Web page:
Tag Archives: Walt Whitman

Ukraine’s Colors Shine Through Charlotte Symphony Celebration

Review: Dona Nobis Pacem at Belk Theater

 By Perry Tannenbaum

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March 12, 2022, Charlotte, NC – When 57 musicians gathered at the Carolina Theatre on Tryon Street to present the inaugural Charlotte Symphony concert on March 20, 1932, none of them could have possibly predicted how the orchestra’s 90th anniversary would be celebrated in 2022. Three of the five pieces that Christopher Warren-Green conducted, nearing the end of his distinguished tenure as Symphony’s music director, hadn’t been written yet, and one of the composers hadn’t been born. Even last May, when CSO’s 2021-22 season was announced, Warren-Green himself couldn’t have predicted how grimly appropriate Ralph Vaughan Williams’ Dona Nobis Pacem would be for the occasion. As originally conceived, the program was an olive branch from England to America, three British composers conducted by one of the Crown’s finest, two of the pieces paying homage to Walt Whitman, our greatest poet.

A small dent in the all-English lineup turned up when Symphony’s Australian second trombone, Thomas Burge, finished enough of his to-be-continued “Charlotte Symphony Fanfare” for it to serve as a preamble to the orchestra’s celebration. What truly turned the tone of the anniversary festivities upside-down was Vladimir Putin’s horrific invasion of Ukraine, lending Dona Nobis Pacem – “Grant us peace” – unforeseen pertinence and meaning. With St. Patrick’s Day weekend revelers teeming along the sidewalks and spilling over onto Tryon and Fifth Streets, there was a dramatic contrast for concertgoers who became pedestrians shortly after hearing Williams’ Fantasia on a Theme by Thomas Tallis and the Dona Nobis at Belk Theater on Saturday night. The most festive of the night’s festivities were outside the hall.

Burge’s new composition will no doubt impress more when it takes its intended place at the launch of a future Symphony’s classics season and the composer’s showy post-pandemic staging can be realized: three brass choirs spread out across the Belk balcony. For the 90th, the brass battalion was confined behind the masked string sections, but the peep we had into the work-in-progress was sunny and glorious. Gustav Holst’s Walt Whitman Overture, a youthful piece completed in 1899 when the composer would turn 25, was arguably the most sustained celebration of the evening, though it might be somewhat deflating to learn that Holst had been dead for over 48 years when the piece was first performed in 1982. The transparent violins at the beginning, hovering over churning basses and cellos before flutes and brass peeped in, struck me more like Schubert than any American or British music. When the brass first broke through, however, there may have been a glint of Sousa, and the final swell of the piece was in a grand Victorian vein.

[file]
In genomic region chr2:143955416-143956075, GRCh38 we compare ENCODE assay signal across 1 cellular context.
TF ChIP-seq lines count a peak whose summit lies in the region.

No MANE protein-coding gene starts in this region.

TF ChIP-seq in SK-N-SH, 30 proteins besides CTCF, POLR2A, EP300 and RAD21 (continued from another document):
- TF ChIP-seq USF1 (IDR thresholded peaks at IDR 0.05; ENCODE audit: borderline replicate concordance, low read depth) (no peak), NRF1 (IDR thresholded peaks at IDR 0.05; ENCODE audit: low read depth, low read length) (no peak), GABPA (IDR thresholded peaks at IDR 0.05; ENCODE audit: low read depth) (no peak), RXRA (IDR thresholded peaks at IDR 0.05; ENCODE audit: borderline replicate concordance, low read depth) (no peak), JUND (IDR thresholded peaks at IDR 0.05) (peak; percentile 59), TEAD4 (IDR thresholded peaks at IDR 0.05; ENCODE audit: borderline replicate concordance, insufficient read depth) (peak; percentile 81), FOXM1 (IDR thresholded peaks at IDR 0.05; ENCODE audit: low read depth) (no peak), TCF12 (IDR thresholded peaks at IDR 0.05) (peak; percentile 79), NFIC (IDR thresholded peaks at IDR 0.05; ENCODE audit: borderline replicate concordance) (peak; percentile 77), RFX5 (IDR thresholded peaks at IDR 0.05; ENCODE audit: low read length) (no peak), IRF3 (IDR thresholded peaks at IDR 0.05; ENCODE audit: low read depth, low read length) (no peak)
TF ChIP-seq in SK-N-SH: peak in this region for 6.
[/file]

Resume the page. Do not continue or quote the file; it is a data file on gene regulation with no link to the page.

The Four Scottish Dances by Malcolm Arnold (1921-2006), premiered in 1957, were clearly the most winsome offering of the evening, shuttling between slow and fast tempos – not only between dances but sometimes within them. Inspired by Louis Armstrong more strongly than by Whitman, Arnold’s music displayed a more American élan, geniality, and broad humor than the other Brits’. If your head wasn’t spinning from the abrupt acceleration that Warren-Green called forth in the opening “Strathspey Pesante,” which ended with a pedestrian “shave and a haircut” phrase, then the slowdown in the ensuing Vivace (Reel), initiated by Joshua Hood galumphing on his bassoon, would certainly have caught your ear. And if that weren’t sufficient mischief, Warren-Green’s hambone slacking and slouching at the podium added a visual cue. Perish the thought that Maestro Warren-Green’s predecessor, Christof Perick, would ever have tainted himself with such levity.

After these pranks, which reminded me of the Western merriment in Copland’s folksier pieces, the work of principal harpist Andrea Mumm Trammell, principal flutist Victor Wang, and oboist Erica Cice was sublime in the penultimate “Hebridean Song,” shining through the shimmer of the strings. The concluding “Highland Fling” had as much Scottish flavor as the “Pesante,” rushing at us unabated with sudden shifts in volume, the tweedling of the high woodwinds answered by onrushes of orchestra colored with fiery alarms from the trombones.